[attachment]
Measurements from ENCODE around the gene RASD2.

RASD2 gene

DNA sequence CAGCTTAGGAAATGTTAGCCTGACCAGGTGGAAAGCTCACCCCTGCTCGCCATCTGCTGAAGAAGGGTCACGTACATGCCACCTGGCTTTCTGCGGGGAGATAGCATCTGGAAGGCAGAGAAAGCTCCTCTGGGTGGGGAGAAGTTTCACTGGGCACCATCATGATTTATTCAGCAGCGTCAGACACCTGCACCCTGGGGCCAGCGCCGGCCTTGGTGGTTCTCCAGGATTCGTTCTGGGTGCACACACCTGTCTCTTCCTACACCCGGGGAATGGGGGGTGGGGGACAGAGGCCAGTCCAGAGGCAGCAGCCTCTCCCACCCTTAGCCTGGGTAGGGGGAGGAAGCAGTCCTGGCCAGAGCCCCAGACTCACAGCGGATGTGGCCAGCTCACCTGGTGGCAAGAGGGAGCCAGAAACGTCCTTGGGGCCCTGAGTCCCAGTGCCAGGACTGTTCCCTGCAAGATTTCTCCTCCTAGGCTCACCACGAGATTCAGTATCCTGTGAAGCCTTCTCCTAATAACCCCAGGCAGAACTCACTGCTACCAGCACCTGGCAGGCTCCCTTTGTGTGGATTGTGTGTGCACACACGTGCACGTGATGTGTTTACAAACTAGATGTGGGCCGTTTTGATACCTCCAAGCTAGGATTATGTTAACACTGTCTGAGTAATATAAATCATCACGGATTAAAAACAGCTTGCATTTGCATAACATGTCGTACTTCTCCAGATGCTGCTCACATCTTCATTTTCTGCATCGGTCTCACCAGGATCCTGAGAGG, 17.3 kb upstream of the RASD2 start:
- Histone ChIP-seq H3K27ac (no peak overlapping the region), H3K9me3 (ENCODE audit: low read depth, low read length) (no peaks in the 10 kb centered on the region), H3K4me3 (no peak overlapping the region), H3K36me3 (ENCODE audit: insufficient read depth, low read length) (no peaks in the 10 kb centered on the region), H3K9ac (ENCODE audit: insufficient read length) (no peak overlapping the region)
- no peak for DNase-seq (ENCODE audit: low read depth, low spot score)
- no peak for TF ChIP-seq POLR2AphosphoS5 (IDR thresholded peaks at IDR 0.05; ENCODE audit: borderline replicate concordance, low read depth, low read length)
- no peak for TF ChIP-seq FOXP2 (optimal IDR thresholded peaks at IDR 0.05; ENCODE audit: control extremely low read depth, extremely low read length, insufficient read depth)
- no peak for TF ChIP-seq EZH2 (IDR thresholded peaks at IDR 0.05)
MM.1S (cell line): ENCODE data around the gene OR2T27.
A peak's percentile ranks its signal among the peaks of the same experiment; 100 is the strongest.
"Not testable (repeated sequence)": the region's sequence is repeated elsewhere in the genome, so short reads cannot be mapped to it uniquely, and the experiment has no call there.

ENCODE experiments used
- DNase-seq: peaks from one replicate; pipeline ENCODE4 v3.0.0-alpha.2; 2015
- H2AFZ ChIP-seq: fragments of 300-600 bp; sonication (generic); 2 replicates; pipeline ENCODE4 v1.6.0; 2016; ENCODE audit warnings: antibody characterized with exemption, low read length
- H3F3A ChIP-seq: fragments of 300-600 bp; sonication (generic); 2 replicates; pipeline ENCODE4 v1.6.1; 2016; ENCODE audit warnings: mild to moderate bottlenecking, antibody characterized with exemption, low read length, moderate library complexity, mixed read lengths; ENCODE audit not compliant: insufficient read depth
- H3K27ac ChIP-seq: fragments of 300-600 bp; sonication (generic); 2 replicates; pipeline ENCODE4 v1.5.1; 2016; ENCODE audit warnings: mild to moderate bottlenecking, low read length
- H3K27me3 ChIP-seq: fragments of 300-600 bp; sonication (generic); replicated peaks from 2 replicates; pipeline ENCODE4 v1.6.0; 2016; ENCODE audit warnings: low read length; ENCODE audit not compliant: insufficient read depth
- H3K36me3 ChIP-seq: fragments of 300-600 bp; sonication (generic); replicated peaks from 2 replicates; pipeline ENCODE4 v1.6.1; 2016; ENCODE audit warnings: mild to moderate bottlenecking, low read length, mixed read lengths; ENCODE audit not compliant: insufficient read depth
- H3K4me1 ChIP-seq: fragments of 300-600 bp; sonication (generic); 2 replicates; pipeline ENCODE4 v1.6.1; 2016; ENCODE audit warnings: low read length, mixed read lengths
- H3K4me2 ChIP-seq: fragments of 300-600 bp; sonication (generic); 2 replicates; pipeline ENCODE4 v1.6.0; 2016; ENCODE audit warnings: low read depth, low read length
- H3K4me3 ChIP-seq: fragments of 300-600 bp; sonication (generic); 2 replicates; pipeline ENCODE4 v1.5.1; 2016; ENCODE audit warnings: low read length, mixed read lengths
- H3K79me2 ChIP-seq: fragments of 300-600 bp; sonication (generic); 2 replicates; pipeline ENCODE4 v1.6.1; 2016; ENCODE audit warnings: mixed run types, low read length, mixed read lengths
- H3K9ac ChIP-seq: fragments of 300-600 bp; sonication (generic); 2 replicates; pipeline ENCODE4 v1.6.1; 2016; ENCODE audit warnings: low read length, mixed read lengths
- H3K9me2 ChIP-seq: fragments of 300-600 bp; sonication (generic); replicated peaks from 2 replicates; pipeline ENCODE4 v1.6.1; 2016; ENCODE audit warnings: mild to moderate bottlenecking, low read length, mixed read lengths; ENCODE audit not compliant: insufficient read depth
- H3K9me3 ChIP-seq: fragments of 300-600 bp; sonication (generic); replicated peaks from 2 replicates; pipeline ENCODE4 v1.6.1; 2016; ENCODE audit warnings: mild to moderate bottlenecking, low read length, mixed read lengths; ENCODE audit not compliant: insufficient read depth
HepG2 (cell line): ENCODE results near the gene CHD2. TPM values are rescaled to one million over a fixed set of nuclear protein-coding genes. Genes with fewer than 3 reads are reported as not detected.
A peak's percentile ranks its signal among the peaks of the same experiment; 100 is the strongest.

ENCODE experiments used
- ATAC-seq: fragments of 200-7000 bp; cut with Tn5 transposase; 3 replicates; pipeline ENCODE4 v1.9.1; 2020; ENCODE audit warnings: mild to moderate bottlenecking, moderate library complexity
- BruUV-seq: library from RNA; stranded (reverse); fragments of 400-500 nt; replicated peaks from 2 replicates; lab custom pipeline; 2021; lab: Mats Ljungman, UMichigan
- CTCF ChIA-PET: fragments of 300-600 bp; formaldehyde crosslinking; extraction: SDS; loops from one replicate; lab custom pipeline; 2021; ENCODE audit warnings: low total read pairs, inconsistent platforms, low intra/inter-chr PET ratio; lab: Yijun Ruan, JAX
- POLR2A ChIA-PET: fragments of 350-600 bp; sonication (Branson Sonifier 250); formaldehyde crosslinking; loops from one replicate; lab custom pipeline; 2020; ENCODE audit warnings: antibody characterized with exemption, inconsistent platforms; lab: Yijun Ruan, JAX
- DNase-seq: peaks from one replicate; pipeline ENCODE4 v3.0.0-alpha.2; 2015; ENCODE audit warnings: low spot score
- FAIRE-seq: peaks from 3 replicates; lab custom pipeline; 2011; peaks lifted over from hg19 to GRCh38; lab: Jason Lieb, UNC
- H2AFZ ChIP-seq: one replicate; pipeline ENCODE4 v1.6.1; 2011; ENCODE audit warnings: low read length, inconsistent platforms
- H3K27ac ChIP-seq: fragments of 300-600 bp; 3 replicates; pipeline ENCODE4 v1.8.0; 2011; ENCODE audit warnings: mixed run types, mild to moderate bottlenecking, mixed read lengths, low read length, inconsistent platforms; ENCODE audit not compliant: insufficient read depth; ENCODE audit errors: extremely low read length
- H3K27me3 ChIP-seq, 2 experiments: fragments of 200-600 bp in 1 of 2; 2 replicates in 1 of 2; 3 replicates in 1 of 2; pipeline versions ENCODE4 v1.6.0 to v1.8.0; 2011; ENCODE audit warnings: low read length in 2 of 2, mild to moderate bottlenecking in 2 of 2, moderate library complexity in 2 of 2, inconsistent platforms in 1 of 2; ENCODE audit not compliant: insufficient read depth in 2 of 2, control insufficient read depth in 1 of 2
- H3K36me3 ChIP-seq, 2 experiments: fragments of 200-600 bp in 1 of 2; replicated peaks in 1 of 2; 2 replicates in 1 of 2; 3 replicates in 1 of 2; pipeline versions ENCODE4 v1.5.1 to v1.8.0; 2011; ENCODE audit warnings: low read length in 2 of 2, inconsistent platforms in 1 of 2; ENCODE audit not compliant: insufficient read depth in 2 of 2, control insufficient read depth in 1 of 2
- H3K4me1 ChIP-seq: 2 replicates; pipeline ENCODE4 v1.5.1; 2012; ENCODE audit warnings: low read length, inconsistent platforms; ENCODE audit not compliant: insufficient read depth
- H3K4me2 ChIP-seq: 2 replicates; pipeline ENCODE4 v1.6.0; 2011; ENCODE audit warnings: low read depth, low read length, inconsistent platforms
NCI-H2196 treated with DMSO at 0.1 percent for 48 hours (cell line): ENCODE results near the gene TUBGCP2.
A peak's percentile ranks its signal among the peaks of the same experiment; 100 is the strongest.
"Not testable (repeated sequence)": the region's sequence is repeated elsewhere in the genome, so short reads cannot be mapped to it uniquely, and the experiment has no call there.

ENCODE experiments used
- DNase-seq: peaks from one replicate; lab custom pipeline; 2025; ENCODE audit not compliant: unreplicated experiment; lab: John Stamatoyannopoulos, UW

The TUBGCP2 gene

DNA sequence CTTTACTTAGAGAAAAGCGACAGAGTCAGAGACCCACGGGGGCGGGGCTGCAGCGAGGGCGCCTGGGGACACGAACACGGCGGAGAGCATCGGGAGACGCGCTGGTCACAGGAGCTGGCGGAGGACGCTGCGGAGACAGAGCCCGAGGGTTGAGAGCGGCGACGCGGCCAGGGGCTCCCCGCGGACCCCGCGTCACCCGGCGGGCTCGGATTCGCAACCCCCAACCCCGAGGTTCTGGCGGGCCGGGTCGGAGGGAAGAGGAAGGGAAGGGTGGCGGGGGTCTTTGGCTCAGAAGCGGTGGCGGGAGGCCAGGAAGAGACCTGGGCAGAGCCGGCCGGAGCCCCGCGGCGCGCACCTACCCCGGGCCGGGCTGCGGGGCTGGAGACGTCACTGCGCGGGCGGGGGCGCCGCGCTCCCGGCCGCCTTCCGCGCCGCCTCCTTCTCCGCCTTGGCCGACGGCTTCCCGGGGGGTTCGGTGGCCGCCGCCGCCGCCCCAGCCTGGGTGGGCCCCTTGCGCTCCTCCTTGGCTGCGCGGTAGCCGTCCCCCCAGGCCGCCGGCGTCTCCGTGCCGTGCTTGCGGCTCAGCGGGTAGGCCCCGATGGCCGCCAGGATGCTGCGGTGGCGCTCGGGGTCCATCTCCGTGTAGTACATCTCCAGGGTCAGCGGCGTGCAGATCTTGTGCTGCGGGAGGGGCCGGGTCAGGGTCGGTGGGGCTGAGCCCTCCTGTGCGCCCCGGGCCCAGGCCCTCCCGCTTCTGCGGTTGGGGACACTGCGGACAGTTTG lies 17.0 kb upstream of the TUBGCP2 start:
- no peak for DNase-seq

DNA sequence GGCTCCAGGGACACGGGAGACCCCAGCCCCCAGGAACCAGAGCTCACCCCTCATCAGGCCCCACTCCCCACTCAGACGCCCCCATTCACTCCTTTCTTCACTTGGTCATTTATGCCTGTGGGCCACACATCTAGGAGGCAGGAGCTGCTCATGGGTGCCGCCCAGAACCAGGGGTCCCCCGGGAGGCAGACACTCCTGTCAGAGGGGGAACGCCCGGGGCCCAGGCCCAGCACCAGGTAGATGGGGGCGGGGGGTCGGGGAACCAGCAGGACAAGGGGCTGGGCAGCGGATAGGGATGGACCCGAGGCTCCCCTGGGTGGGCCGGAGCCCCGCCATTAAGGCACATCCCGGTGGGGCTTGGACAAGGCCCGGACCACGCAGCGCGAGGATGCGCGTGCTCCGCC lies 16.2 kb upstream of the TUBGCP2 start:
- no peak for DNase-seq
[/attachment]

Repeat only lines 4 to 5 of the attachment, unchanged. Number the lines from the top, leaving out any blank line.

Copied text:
- Histone ChIP-seq H3K27ac (no peak overlapping the region), H3K9me3 (ENCODE audit: low read depth, low read length) (no peaks in the 10 kb centered on the region), H3K4me3 (no peak overlapping the region), H3K36me3 (ENCODE audit: insufficient read depth, low read length) (no peaks in the 10 kb centered on the region), H3K9ac (ENCODE audit: insufficient read length) (no peak overlapping the region)
- no peak for DNase-seq (ENCODE audit: low read depth, low spot score)